Advertisement

  1. ITV Report

Director Steve McQueen on his hope 'to be useful' in highlighting the plight of modern slaves

British film director Steve McQueen said he "wants to be useful" in highlighting modern day slavery. Photo: ITV News

After months of being feted at the most prestigious festivals and award ceremonies around the world, 12 Years a Slave director Steve McQueen arrives at the slightly shabby offices of an organisation that began fighting slavery before Solomon Northup’s terrible story of kidnap and enslavement had begun - and much, much longer before his book became an award-winning film.

Founded in 1839, Anti-Slavery International is the oldest international human rights organisation in the world.

It is run from Brixton in south London where McQueen was invited after accepting the invitation to become a Patron of the charity.

In the book lined rooms - there are thousands of works by anti-slavery campaigners dating back hundreds of years - he met the staff who work all over the world and listened in shock as they told him the stories of exploitation, trafficking, and forced labour that continues to this day.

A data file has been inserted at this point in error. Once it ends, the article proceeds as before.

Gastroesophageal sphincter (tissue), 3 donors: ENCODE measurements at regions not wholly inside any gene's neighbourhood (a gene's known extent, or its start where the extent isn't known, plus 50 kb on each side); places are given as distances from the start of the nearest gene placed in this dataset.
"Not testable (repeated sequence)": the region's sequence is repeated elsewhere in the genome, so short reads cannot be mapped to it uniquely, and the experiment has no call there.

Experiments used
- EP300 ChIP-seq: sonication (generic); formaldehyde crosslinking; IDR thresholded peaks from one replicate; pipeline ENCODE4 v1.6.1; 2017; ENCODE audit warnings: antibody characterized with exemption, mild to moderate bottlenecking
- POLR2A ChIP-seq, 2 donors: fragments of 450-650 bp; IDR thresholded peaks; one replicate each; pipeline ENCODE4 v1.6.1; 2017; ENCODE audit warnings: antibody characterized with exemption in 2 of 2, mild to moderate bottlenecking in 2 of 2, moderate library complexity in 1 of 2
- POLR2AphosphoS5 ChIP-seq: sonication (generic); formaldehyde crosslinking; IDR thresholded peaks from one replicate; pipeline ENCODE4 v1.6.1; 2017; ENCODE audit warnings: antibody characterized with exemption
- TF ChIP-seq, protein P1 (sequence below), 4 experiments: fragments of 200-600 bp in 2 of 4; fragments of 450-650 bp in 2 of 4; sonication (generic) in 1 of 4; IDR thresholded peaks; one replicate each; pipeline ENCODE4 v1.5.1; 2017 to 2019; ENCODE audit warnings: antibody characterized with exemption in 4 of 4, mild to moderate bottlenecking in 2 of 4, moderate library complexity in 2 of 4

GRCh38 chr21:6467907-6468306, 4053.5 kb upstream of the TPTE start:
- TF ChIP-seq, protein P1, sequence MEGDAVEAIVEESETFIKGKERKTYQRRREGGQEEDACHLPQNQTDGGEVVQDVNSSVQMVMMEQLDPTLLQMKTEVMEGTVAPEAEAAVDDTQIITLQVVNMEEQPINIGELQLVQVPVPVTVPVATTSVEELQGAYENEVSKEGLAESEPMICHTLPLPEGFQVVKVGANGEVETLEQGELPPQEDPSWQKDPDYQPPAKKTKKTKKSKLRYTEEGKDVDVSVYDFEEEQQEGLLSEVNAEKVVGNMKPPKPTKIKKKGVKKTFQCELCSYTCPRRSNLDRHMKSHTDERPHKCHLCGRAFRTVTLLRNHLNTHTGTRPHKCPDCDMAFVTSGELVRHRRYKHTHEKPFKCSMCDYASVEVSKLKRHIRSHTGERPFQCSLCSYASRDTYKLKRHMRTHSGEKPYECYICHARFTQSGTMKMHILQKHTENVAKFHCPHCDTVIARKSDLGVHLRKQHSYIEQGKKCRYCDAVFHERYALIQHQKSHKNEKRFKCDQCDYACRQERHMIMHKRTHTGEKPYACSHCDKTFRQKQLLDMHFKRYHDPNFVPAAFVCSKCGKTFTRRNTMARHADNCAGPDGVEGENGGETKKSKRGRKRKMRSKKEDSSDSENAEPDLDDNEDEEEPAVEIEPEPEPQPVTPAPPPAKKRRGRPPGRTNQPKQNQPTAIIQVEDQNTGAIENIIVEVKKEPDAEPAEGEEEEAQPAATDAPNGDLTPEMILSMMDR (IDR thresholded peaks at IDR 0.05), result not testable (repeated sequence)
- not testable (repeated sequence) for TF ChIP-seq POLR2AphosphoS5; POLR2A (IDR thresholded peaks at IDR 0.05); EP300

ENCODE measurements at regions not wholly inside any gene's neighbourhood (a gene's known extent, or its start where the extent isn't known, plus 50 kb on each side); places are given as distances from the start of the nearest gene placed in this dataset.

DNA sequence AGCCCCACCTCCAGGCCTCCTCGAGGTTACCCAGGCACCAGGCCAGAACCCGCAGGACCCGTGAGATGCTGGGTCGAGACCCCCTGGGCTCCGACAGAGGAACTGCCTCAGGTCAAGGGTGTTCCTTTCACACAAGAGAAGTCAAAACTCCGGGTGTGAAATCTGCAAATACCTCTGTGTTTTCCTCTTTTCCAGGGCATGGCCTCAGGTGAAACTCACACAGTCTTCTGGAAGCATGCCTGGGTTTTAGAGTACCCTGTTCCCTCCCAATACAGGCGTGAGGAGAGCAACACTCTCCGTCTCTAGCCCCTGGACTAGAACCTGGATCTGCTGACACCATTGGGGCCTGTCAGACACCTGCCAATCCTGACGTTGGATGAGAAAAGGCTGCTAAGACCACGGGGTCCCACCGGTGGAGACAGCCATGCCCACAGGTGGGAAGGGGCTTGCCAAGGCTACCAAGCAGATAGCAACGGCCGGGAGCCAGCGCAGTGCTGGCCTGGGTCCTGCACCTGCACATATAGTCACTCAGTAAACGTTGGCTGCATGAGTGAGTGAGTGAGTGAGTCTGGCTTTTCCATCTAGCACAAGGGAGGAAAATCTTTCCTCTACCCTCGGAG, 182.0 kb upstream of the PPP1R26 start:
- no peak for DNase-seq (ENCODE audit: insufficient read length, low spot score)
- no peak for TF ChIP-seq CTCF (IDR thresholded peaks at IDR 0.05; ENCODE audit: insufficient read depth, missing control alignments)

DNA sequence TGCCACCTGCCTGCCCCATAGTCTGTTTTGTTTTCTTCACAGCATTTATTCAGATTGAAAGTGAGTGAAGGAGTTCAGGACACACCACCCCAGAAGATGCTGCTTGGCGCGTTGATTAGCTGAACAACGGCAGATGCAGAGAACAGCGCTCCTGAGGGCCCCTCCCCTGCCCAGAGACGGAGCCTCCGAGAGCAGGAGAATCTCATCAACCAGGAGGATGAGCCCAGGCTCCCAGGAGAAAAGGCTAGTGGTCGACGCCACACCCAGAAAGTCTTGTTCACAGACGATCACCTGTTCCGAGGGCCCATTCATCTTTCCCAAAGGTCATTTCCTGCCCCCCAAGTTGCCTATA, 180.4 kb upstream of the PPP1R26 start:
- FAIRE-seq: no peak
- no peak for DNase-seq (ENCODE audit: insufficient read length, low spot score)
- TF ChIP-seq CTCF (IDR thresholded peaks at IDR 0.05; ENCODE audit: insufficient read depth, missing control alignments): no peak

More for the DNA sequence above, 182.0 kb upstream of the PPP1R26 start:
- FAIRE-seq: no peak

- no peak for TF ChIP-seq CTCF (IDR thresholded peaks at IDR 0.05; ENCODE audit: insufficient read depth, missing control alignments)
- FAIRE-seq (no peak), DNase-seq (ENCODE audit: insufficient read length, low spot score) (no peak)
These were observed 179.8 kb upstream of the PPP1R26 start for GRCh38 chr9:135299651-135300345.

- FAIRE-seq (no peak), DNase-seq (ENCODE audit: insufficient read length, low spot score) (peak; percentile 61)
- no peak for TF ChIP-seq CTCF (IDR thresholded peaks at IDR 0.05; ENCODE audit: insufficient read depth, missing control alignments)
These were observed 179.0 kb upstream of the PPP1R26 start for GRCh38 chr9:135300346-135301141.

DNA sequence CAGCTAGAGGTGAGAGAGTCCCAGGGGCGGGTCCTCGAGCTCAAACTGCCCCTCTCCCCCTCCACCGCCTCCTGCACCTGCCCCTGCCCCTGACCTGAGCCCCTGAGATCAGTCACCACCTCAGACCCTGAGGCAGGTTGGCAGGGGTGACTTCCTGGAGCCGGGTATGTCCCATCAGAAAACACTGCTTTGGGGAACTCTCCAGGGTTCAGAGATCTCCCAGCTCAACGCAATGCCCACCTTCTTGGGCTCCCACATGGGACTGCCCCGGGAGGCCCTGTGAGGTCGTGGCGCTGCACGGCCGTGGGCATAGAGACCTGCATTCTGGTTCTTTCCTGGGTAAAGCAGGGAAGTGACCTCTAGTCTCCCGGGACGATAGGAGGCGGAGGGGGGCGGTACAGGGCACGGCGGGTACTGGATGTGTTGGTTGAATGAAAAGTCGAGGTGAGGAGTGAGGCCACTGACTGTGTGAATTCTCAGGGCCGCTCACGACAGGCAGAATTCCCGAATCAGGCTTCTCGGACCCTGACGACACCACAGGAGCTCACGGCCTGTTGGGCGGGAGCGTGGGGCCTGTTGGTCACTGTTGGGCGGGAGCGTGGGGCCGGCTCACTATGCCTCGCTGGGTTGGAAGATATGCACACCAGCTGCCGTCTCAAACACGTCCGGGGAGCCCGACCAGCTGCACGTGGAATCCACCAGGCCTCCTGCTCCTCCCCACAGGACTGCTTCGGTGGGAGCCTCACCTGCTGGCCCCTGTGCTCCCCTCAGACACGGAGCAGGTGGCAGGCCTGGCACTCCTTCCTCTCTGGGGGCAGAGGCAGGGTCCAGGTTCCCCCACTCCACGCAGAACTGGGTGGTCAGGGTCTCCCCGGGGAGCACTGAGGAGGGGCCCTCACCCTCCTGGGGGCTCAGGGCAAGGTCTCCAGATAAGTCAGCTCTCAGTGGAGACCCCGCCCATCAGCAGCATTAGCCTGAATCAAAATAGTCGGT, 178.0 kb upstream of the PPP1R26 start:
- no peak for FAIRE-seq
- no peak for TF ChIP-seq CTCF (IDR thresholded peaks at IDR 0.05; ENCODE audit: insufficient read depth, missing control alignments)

Steve McQueen meets with anti-slavery campaigners in Brixton Credit: ITV News

It is estimated that there are more than 20 million people held in slavery across the world today, a number says McQueen that far exceeds the slavery numbers from the days of Solomon Northup’s story, which is based in America's Deep South in the 19th century.

It was in researching Northup’s book and story says McQueen that he discovered the work of Anti-Slavery International and pledged his support.

He is asking people to join the campaign to highlight the terrible suffering of modern slaves, and lobby their governments.

Today he had just arrived from Westminster where he had shown MPs his film and asked for Northup’s book to be put on the school curriculum here in the UK.

It would be a shame said McQueen, if in 150 years they make another slavery film about us today and how little we did.

In a couple of weeks McQueen is set to win big at the Baftas and then is poised to make history by becoming the first black filmmaker to win a Best Director Oscar.

He is hoping for success of course, but is also hoping his profile can make a difference, in helping to consign slavery to the history books for good, and really make it a thing of the past.

Steve McQueen (centre) with the cast of 12 Years a Slave at the Golden Globes last month.